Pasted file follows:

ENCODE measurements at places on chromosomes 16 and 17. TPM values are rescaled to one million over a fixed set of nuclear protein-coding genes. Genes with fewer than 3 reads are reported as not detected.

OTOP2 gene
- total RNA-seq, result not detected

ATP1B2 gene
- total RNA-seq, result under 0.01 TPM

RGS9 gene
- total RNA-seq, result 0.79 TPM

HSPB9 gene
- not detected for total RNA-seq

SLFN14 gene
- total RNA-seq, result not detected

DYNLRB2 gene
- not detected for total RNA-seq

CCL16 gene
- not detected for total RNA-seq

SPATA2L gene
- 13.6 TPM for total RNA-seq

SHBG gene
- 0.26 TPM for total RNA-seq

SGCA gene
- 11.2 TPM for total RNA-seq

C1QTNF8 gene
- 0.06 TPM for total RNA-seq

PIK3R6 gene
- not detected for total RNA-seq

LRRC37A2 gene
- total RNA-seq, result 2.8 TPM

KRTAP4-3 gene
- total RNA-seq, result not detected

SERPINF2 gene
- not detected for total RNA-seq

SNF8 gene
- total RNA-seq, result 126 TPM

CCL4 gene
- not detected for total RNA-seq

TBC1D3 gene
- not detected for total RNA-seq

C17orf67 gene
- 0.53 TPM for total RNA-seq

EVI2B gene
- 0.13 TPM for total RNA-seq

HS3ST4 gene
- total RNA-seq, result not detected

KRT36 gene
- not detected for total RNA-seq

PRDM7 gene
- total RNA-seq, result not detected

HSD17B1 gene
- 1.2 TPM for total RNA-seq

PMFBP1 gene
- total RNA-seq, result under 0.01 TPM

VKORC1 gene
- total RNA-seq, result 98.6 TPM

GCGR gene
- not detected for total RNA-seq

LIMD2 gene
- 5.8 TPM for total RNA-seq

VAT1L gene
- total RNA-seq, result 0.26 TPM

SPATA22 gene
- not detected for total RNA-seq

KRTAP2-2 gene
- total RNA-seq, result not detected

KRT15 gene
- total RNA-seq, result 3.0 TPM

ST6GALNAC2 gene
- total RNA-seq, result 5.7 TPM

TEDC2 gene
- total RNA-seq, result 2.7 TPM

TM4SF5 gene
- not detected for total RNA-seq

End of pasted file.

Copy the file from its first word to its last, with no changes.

ENCODE measurements at places on chromosomes 16 and 17. TPM values are rescaled to one million over a fixed set of nuclear protein-coding genes. Genes with fewer than 3 reads are reported as not detected.

OTOP2 gene
- total RNA-seq, result not detected

ATP1B2 gene
- total RNA-seq, result under 0.01 TPM

RGS9 gene
- total RNA-seq, result 0.79 TPM

HSPB9 gene
- not detected for total RNA-seq

SLFN14 gene
- total RNA-seq, result not detected

DYNLRB2 gene
- not detected for total RNA-seq

CCL16 gene
- not detected for total RNA-seq

SPATA2L gene
- 13.6 TPM for total RNA-seq

SHBG gene
- 0.26 TPM for total RNA-seq

SGCA gene
- 11.2 TPM for total RNA-seq

C1QTNF8 gene
- 0.06 TPM for total RNA-seq

PIK3R6 gene
- not detected for total RNA-seq

LRRC37A2 gene
- total RNA-seq, result 2.8 TPM

KRTAP4-3 gene
- total RNA-seq, result not detected

SERPINF2 gene
- not detected for total RNA-seq

SNF8 gene
- total RNA-seq, result 126 TPM

CCL4 gene
- not detected for total RNA-seq

TBC1D3 gene
- not detected for total RNA-seq

C17orf67 gene
- 0.53 TPM for total RNA-seq

EVI2B gene
- 0.13 TPM for total RNA-seq

HS3ST4 gene
- total RNA-seq, result not detected

KRT36 gene
- not detected for total RNA-seq

PRDM7 gene
- total RNA-seq, result not detected

HSD17B1 gene
- 1.2 TPM for total RNA-seq

PMFBP1 gene
- total RNA-seq, result under 0.01 TPM

VKORC1 gene
- total RNA-seq, result 98.6 TPM

GCGR gene
- not detected for total RNA-seq

LIMD2 gene
- 5.8 TPM for total RNA-seq

VAT1L gene
- total RNA-seq, result 0.26 TPM

SPATA22 gene
- not detected for total RNA-seq

KRTAP2-2 gene
- total RNA-seq, result not detected

KRT15 gene
- total RNA-seq, result 3.0 TPM

ST6GALNAC2 gene
- total RNA-seq, result 5.7 TPM

TEDC2 gene
- total RNA-seq, result 2.7 TPM

TM4SF5 gene
- not detected for total RNA-seq